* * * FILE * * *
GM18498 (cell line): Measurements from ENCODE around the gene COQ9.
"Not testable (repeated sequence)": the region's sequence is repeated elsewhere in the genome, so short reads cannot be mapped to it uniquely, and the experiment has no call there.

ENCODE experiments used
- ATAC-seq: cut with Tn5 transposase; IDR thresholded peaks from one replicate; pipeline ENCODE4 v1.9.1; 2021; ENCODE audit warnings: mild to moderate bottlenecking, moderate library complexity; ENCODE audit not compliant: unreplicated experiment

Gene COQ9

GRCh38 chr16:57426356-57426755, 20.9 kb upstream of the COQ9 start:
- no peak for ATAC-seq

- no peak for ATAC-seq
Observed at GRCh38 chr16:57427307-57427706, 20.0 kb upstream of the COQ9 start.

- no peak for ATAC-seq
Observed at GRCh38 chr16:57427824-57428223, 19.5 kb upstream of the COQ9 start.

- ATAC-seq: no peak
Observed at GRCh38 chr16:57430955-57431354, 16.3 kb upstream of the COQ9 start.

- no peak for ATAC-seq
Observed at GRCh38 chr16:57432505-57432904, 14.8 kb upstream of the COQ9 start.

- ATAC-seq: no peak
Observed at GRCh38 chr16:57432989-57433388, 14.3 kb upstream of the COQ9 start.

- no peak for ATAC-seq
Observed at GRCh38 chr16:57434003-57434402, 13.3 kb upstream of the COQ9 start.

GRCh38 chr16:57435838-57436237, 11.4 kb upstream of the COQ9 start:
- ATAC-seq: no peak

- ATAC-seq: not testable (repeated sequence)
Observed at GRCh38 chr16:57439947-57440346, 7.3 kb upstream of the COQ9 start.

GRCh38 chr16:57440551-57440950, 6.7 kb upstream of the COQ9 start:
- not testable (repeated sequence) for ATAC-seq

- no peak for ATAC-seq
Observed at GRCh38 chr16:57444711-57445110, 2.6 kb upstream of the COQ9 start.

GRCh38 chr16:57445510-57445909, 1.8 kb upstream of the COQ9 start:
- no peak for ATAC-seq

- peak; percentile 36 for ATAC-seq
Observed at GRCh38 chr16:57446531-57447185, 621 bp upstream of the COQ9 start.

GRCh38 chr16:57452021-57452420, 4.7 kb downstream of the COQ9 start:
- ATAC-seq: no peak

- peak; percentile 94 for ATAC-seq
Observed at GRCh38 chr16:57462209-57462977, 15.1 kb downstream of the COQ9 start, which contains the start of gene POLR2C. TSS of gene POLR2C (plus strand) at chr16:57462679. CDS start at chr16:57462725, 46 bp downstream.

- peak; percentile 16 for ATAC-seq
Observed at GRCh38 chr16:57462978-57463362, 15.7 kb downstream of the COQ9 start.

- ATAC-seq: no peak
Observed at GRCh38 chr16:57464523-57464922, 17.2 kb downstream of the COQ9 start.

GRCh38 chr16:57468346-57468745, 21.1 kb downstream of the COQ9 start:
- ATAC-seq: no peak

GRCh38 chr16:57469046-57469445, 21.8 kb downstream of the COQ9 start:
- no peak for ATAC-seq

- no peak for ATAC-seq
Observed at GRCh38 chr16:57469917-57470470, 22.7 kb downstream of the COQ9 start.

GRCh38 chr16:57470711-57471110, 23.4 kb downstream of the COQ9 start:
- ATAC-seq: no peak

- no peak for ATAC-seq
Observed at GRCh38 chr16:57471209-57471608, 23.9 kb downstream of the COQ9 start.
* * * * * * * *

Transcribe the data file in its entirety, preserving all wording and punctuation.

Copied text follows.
GM18498 (cell line): Measurements from ENCODE around the gene COQ9.
"Not testable (repeated sequence)": the region's sequence is repeated elsewhere in the genome, so short reads cannot be mapped to it uniquely, and the experiment has no call there.

ENCODE experiments used
- ATAC-seq: cut with Tn5 transposase; IDR thresholded peaks from one replicate; pipeline ENCODE4 v1.9.1; 2021; ENCODE audit warnings: mild to moderate bottlenecking, moderate library complexity; ENCODE audit not compliant: unreplicated experiment

Gene COQ9

GRCh38 chr16:57426356-57426755, 20.9 kb upstream of the COQ9 start:
- no peak for ATAC-seq

- no peak for ATAC-seq
Observed at GRCh38 chr16:57427307-57427706, 20.0 kb upstream of the COQ9 start.

- no peak for ATAC-seq
Observed at GRCh38 chr16:57427824-57428223, 19.5 kb upstream of the COQ9 start.

- ATAC-seq: no peak
Observed at GRCh38 chr16:57430955-57431354, 16.3 kb upstream of the COQ9 start.

- no peak for ATAC-seq
Observed at GRCh38 chr16:57432505-57432904, 14.8 kb upstream of the COQ9 start.

- ATAC-seq: no peak
Observed at GRCh38 chr16:57432989-57433388, 14.3 kb upstream of the COQ9 start.

- no peak for ATAC-seq
Observed at GRCh38 chr16:57434003-57434402, 13.3 kb upstream of the COQ9 start.

GRCh38 chr16:57435838-57436237, 11.4 kb upstream of the COQ9 start:
- ATAC-seq: no peak

- ATAC-seq: not testable (repeated sequence)
Observed at GRCh38 chr16:57439947-57440346, 7.3 kb upstream of the COQ9 start.

GRCh38 chr16:57440551-57440950, 6.7 kb upstream of the COQ9 start:
- not testable (repeated sequence) for ATAC-seq

- no peak for ATAC-seq
Observed at GRCh38 chr16:57444711-57445110, 2.6 kb upstream of the COQ9 start.

GRCh38 chr16:57445510-57445909, 1.8 kb upstream of the COQ9 start:
- no peak for ATAC-seq

- peak; percentile 36 for ATAC-seq
Observed at GRCh38 chr16:57446531-57447185, 621 bp upstream of the COQ9 start.

GRCh38 chr16:57452021-57452420, 4.7 kb downstream of the COQ9 start:
- ATAC-seq: no peak

- peak; percentile 94 for ATAC-seq
Observed at GRCh38 chr16:57462209-57462977, 15.1 kb downstream of the COQ9 start, which contains the start of gene POLR2C. TSS of gene POLR2C (plus strand) at chr16:57462679. CDS start at chr16:57462725, 46 bp downstream.

- peak; percentile 16 for ATAC-seq
Observed at GRCh38 chr16:57462978-57463362, 15.7 kb downstream of the COQ9 start.

- ATAC-seq: no peak
Observed at GRCh38 chr16:57464523-57464922, 17.2 kb downstream of the COQ9 start.

GRCh38 chr16:57468346-57468745, 21.1 kb downstream of the COQ9 start:
- ATAC-seq: no peak

GRCh38 chr16:57469046-57469445, 21.8 kb downstream of the COQ9 start:
- no peak for ATAC-seq

- no peak for ATAC-seq
Observed at GRCh38 chr16:57469917-57470470, 22.7 kb downstream of the COQ9 start.

GRCh38 chr16:57470711-57471110, 23.4 kb downstream of the COQ9 start:
- ATAC-seq: no peak

- no peak for ATAC-seq
Observed at GRCh38 chr16:57471209-57471608, 23.9 kb downstream of the COQ9 start.